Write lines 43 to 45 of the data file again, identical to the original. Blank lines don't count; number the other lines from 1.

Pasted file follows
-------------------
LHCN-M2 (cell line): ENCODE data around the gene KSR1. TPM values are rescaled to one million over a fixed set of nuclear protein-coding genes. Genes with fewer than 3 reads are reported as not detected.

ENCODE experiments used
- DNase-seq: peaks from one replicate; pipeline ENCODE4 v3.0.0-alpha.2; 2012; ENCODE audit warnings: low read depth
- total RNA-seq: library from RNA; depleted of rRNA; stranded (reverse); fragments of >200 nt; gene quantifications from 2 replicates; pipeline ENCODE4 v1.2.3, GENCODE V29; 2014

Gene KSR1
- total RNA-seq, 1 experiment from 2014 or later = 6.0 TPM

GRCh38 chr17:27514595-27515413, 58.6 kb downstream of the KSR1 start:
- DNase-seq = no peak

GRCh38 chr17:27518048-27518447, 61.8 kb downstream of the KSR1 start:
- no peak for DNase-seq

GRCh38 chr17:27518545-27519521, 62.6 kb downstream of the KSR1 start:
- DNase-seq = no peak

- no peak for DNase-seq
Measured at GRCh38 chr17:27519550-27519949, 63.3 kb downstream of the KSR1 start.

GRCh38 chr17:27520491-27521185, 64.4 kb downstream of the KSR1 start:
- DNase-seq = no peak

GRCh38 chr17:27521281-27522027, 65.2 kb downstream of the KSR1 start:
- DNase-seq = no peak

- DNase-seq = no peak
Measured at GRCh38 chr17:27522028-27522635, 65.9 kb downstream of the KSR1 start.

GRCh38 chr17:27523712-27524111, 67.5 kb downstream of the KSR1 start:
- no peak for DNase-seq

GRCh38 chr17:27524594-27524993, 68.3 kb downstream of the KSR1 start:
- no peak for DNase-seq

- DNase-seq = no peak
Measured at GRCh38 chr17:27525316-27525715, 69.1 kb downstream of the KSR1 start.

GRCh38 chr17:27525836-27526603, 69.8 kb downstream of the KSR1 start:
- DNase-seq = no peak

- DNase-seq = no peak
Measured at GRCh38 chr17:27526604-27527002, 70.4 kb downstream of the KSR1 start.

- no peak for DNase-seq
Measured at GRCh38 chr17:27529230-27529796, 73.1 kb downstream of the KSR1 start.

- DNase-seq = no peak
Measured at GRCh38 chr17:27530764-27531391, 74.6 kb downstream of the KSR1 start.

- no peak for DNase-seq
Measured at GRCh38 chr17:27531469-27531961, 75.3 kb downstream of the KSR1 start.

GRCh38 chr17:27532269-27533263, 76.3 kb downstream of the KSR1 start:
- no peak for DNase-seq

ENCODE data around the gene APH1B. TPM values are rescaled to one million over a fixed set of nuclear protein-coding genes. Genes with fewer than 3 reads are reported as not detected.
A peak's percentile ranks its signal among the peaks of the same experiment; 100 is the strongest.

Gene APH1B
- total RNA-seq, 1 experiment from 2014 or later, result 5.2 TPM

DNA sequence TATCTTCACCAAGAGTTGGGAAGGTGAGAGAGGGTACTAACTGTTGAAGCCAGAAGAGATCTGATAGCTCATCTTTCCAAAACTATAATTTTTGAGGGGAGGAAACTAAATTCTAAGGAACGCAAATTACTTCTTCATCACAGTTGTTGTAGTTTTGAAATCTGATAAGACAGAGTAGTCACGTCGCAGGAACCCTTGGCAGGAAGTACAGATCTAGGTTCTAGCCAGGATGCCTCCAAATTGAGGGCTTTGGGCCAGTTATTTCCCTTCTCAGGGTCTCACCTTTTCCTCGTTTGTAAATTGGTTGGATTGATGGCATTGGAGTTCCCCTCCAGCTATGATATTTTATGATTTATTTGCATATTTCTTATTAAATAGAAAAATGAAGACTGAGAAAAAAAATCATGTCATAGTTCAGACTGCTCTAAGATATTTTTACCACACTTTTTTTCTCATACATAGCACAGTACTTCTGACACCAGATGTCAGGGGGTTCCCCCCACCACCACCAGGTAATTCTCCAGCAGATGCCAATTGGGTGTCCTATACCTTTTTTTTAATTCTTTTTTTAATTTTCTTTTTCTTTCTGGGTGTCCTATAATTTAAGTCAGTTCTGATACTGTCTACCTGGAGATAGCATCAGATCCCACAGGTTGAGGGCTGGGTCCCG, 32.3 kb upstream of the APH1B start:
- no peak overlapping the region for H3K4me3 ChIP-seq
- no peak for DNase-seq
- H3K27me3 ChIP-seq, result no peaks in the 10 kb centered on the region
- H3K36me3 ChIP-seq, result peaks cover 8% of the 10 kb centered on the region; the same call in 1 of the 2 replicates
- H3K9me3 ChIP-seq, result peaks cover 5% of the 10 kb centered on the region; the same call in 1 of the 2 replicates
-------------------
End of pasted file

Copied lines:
DNA sequence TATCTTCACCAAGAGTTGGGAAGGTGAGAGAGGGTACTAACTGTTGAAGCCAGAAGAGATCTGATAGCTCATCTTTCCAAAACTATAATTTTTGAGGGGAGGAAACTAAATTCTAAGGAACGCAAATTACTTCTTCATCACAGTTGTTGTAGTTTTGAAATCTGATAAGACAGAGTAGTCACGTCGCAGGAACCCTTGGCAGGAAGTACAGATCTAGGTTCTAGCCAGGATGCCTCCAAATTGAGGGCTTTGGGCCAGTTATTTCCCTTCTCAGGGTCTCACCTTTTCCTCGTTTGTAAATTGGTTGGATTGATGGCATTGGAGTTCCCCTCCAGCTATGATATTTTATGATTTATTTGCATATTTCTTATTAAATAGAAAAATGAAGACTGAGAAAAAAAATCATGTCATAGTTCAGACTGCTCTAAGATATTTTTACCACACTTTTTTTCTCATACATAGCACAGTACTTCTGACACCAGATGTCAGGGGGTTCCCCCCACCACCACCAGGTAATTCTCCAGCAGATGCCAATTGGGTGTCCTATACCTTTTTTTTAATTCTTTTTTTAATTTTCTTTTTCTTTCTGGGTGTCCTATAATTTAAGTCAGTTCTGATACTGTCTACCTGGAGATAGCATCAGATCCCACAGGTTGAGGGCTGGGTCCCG, 32.3 kb upstream of the APH1B start:
- no peak overlapping the region for H3K4me3 ChIP-seq
- no peak for DNase-seq